I first posted this Halloween 2009, my first Halloween in the blogahood. I guess it has become an annual tradition here at Blue Cotton Memory, where raising my boys to be American Patriots steeped in faith and freedom are part of my mission statement. Trick or Treat – what are you looking for in this election season?
Trick or Treat
Give me Something Good to Eat
Every topic provides a teachable moment about God and, often, politics. Halloween is no different.
Last year, before the election, I was driving my boys somewhere-we are always going somewhere, and we were talking, discussing the difference between presidential candidates.
I explained how our capitalistic country was born out of the failure of socialism. William Bradford, author of Plymouth Plantation led a group of people to settle in America. Their settlement charter required them to form a socialist society. All results of work would be equally shared among their group. The first year was an utter failure. Healthy young men did not work. Why? Because they knew they would get their equal share of the pie whether they worked or not, as the charter stated. Suffering resulted, and, sadly, the ones who worked hard to provide for those who did not work suffered equally. The colony revised their charter the second year into a capitalistic charter: what you made you kept to sell, barter, trade. The colony flourished. Those lazy young men worked when there was profit/rewards to be had.
“Capitalism allows you to keep what you earn and choose where to spend it; socialism “From each according to his ability, to each according to his need”(Marx), meaning that it doesn’t matter how much you work or how good you are, the government will take away your earnings to give to fill other peoples’ needs.”
My sons looked at me blankly. Hmmmmm, apparently, I needed to put this into the U-14 venacular.” Passing houses with pumpkins filling door ways, black cat flags, and other ghoulish festivities, I pulled an idea out of the figurative candy basket of my brain.
I assessed my boys through the rear-view mirror.
“What’s your favorite part about Halloween,” I asked.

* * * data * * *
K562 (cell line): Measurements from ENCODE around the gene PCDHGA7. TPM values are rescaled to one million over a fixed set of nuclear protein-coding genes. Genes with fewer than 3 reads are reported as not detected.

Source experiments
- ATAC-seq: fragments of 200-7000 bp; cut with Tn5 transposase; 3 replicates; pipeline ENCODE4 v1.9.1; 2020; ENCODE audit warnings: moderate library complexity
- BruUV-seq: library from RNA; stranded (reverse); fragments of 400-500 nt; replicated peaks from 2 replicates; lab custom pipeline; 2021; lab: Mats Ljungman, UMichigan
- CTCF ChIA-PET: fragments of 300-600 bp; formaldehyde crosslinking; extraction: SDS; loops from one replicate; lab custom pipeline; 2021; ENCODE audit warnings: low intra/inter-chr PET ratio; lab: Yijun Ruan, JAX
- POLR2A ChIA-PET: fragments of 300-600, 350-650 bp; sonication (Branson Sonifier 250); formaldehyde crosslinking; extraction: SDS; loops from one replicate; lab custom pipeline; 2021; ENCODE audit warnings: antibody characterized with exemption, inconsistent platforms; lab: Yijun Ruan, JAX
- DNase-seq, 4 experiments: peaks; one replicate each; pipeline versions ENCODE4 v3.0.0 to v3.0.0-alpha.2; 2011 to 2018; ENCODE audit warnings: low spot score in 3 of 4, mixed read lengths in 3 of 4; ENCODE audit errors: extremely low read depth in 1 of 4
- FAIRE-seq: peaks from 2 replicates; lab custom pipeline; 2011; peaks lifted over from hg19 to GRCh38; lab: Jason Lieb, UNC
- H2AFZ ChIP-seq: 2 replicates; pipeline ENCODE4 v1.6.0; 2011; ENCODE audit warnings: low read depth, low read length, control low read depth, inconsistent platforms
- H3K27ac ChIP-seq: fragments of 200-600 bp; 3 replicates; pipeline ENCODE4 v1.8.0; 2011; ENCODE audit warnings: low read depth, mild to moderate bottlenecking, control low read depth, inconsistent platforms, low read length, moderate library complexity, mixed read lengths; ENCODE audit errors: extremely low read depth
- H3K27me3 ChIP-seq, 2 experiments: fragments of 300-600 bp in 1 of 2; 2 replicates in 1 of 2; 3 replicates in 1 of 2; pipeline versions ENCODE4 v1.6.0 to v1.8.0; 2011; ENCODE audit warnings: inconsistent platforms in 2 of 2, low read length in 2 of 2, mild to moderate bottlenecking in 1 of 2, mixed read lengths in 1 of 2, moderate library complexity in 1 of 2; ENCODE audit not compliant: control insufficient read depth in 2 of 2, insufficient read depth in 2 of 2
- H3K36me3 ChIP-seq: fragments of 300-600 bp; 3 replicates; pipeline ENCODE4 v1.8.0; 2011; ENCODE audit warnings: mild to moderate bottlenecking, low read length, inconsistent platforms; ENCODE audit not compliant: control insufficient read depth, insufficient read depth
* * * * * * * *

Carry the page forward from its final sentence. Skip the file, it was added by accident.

“Candy,” chimed the unhesitatant chorus.
“What if the Jones wouldn’t allow their children to go Trick or Treating because they didn’t believe in it? The Thompsons were just too lazy? The Smith’s too sick? What would you do when you got home and Dad said you had to give 2/3 of your candy to those families? How would you feel?”
“Not going to happen!” my then 8th grader answered bluntly.
The two younger ones looked appalled, even disgusted.
I countered my 8th grader, “But he is your Dad, you have to do what he says. Just like the president is the president-you have to do what he says, too. Socialism is like your dad telling you you must share, whether you want to or not. Socialism is when the leader of your country decides how many other people you have to give your hard-earned halloween candy to.”
“Some people don’t believe in trick or treating, some just don’t want to, some people maybe just can’t for real reasons. Despite the reason why others do not have Halloween candy, you cannot call it giving when the government takes it away and chooses who to give your stuff to.”
My 4th grader said, “Well, if they were sick, I’d share.”
“In a Capitalist society, you go out, work hard, and determine what to do with your earnings. The moral choice is yours to make with giving. That is what makes it moral,” I answered. “There’s nobleness and goodness in giving when you make the choice to give-that is capitalism, and that’s why we’re known as the most giving country in the world. There is no moral giving without choice. There is no generosity of spirit without choice.”
Halloween is a sweet-tooth example of the capitalist system thriving in our country. I bet your children share without being told to, or barter the results of their hard work.
Socialism or Capitalism–what’s the real trick or treat?